If the race to the AFL flag was for runners, it's fair to say Geelong has been ever so slightly off pace over the past few years. The Cats have been thereabouts, but when it's come to the final straight, they've lacked that extra gear needed to get over the line. Not this year.
The Cats have got their mojo back and anything less than a premiership will likely be considered a disappointment for the heirarchy at Skilled Stadium. Their coach Chris Scott knows it. So do the players.
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Rohan Connolly previews the weekend's AFL action, including Essendon's clash with West Coast at Etihad Stadium on Saturday.
The Geelong machine has been gathering momentum in 2014 and over the past month, the Cats have proven their credentials. They may have only just snuck home against Fremantle last week, but they showed enough in three quarters of football to demand attention. Flags are won and lost in defence and the Cats' back six is purring.
After a start to the season that, by his own standards, Harry Taylor would consider average, he's back to career-best form. I've said it before and it remains the case. When Taylor is firing, he is easily one of the most dangerous players in the competition, smothering his opponents while regularly getting his own ball and running forward to kick goals. His numbers tell the story, as do the numbers of fellow defenders Jared Rivers and Tom Lonergan. Between them, they dominate their opponents in one-on-one contests. Coupled with the support of teammates, such as Andrew Mackie, James Kelly and Corey Enright, this is one of the main reasons Geelong is back as a force.
But it is run on the outside, specifically speed, where the Cats have improved significantly.
We all know what Mackie is capable of and his run and carry is now being matched by others like Mitch Duncan, Travis Varcoe, Steve Motlop and Allen Christensen, who is nearing full fitness. Sure, we all know Geelong got belted by Sydney earlier this year, but it's been the only blip on their radar. They have otherwise been one of the most consistent and best-performed teams in the league.
It is easy to apportion credit to James Bartel, Joel Selwood, Steve Johnson and Tom Hawkins, who are in the elite category, but it really has been a team effort. Selwood may have been carrying an injury, but he's back to his best. Stevie Johnson is Stevie J. The harder it gets, the more he seems to like it, while Bartel is enjoying a new role up forward.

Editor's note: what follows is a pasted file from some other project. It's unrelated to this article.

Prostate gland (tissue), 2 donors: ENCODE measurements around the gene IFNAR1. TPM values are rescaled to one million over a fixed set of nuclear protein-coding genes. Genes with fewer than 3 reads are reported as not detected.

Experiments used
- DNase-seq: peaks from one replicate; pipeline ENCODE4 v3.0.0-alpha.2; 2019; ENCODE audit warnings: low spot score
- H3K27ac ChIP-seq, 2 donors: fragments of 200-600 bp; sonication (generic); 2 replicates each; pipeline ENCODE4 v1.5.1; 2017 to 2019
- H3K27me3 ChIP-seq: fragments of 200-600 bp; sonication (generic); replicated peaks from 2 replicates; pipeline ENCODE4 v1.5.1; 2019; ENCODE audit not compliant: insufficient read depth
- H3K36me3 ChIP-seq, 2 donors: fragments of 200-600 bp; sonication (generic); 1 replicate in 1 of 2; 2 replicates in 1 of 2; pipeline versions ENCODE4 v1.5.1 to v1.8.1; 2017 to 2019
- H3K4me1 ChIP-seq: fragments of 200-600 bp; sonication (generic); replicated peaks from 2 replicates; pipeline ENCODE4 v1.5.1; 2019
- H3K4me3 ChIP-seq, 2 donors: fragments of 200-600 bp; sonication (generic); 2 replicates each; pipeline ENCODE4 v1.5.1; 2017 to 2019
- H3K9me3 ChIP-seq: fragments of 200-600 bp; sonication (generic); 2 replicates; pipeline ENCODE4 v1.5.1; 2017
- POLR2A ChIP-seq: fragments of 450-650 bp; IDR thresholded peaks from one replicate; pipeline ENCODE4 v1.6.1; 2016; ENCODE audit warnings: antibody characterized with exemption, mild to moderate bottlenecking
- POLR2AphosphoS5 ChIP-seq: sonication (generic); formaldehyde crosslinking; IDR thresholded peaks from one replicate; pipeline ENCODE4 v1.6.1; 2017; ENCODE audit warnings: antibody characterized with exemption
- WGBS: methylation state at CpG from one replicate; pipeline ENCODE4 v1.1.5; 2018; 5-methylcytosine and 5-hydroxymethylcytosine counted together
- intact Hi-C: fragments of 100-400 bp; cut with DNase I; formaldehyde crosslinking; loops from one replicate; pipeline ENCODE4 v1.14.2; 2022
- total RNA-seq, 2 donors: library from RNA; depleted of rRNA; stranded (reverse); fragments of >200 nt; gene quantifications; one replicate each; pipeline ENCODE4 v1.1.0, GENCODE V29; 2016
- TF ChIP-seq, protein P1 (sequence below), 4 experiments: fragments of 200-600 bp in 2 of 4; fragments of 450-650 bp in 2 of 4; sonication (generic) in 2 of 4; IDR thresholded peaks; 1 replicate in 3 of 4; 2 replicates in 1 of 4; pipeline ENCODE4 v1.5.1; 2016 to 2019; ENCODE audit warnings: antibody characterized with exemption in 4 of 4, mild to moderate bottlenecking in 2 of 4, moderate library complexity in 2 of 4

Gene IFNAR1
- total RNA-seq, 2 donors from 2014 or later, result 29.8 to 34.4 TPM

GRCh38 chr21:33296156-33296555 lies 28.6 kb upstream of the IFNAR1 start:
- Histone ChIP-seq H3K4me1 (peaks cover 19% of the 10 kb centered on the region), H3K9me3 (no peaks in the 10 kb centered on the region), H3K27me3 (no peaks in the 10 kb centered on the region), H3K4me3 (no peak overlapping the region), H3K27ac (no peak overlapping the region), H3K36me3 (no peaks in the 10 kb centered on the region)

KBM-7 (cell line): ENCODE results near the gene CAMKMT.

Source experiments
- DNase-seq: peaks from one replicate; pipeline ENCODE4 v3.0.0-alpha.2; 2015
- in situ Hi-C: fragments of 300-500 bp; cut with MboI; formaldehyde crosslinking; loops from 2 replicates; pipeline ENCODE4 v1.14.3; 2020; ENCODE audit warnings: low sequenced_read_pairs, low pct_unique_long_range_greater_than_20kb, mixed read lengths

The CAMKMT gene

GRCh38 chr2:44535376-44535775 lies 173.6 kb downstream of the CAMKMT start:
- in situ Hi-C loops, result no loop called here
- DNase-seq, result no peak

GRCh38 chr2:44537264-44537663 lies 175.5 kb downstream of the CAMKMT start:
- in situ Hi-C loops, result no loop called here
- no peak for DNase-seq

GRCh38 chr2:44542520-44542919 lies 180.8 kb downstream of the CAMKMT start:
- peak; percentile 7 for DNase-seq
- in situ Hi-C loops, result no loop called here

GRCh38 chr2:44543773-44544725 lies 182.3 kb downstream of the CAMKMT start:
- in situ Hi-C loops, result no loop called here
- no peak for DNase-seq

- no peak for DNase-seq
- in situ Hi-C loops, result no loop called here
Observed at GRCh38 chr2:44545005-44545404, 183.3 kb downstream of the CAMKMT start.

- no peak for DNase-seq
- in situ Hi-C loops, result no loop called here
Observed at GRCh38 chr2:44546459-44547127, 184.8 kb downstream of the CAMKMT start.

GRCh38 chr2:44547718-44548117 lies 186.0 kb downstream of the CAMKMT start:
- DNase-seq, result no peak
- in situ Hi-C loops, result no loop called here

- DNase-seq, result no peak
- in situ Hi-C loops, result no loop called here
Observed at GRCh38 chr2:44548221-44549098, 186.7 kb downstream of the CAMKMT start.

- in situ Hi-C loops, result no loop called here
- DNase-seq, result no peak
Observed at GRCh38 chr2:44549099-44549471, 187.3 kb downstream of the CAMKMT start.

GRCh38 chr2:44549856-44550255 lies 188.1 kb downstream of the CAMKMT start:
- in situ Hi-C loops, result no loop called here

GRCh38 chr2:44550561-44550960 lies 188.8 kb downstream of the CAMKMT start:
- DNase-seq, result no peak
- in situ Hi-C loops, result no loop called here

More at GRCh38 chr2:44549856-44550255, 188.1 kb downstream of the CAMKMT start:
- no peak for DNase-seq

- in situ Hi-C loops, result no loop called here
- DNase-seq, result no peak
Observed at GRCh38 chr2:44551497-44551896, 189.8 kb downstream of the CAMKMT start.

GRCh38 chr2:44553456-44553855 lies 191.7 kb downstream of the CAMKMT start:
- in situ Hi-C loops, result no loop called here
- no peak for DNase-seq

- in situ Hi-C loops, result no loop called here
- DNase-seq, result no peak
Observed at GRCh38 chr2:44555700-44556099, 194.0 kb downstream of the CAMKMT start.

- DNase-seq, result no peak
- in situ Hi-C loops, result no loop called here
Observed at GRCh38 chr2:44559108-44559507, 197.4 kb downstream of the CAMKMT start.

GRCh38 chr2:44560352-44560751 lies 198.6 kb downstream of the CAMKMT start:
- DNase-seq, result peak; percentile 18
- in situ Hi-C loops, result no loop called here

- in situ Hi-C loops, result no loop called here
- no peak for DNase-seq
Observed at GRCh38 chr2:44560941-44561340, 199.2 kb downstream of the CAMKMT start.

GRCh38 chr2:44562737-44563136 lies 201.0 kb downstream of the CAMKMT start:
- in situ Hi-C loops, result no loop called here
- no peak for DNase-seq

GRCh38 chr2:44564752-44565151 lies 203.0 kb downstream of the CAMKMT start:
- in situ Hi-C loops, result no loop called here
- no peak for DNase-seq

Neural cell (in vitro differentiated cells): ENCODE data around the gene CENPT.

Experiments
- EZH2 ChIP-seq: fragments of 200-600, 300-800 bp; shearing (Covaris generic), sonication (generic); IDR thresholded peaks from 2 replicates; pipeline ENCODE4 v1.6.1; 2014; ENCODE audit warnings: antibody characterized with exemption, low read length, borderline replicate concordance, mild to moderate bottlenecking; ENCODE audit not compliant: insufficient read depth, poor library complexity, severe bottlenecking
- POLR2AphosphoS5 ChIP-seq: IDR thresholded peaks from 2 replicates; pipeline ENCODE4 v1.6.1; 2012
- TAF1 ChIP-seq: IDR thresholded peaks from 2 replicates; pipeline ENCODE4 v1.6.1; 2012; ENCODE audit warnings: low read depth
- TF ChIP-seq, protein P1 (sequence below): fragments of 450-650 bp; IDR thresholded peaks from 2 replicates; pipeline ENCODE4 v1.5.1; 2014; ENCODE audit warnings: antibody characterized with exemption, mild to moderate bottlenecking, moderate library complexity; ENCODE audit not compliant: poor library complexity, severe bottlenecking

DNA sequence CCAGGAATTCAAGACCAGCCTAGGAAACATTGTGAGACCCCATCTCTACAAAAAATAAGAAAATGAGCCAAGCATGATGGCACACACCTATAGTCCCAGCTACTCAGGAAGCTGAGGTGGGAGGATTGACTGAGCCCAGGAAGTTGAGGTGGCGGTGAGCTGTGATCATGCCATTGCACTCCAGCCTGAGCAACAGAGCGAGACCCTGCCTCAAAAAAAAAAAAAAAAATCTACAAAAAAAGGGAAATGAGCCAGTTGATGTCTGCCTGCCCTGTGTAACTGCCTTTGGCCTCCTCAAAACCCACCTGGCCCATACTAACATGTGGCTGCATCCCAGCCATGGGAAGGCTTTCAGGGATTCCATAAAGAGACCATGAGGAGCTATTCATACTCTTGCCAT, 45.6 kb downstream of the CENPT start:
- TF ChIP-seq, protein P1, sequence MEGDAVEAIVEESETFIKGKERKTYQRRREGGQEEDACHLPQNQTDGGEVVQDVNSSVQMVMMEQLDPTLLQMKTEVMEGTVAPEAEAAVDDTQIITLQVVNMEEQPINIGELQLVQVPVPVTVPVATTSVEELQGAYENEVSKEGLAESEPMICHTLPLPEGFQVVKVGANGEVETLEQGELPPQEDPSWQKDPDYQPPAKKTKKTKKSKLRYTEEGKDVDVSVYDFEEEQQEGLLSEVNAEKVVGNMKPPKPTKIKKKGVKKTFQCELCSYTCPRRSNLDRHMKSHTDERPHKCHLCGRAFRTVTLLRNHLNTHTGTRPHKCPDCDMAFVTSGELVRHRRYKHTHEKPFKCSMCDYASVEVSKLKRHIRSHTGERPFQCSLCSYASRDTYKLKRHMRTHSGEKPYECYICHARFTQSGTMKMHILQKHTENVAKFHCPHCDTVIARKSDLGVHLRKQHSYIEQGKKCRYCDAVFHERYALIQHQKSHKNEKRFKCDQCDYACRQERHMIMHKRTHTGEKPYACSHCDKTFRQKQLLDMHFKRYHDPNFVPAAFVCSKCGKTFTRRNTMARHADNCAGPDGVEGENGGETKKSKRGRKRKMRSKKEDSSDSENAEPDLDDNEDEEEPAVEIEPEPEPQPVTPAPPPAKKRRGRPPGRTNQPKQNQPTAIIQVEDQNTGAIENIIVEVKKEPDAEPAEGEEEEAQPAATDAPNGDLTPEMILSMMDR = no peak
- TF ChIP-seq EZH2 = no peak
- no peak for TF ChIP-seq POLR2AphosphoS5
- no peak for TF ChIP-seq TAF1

While Bartel may have been a revelation for the Cats in attack, their forward line is probably the one area that needs attention before September. They have become too reliant on Hawkins and therefore too predictable.
Hawkins is now, without a doubt, one of the best big men in the competition, if not the best. He showed what he was capable of when he booted three goals to help lead the Cats to their 2011 flag against Collingwood. His confidence has grown ever since. There isn't a defender in the competition Hawkins would fear. He's simply too big for them, using his hulking frame better than any other player in the AFL. Not only does he crunch packs, but he's also become adept at protecting an area, allowing the Cats' fleet-footed forwards time to pounce.
But, if he's not kicking goals, do the Cats have the artillery to get the job done? The modern game demands variation up forward and while the dominance of the Cats' backline will help to mask any shortcomings at the other end of the ground, Geelong will need its other forwards at their very best to compete in September.
On Friday night the Cats come up against the Blues, who are finally showing signs of promise under Mick Malthouse.
Carlton has been really competitive over the past month and Jarrad Waite has been the No.1 forward in the competition. They're playing free-flowing, attacking footy and it's working.
Chris Judd's recent form was the catalyst for his decision to shelve retirement plans, Bryce Gibbs is easily in the midst of his best season, Dale Thomas is finally justifying Malthouse's decision to poach him from Collingwood, while big men Sam Rowe and Levi Casboult are having breakout years.
Rowe got the job on Hawkins when these teams last met and really struggled. He got schooled on how "not" to play on monsters. You don't get caught in wrestling matches. He'll likely get the chance to redeem himself. Watch for a different approach.
The Cats are the obvious favourites, but don't discount Carlton. The Blues will go into this match believing they can win.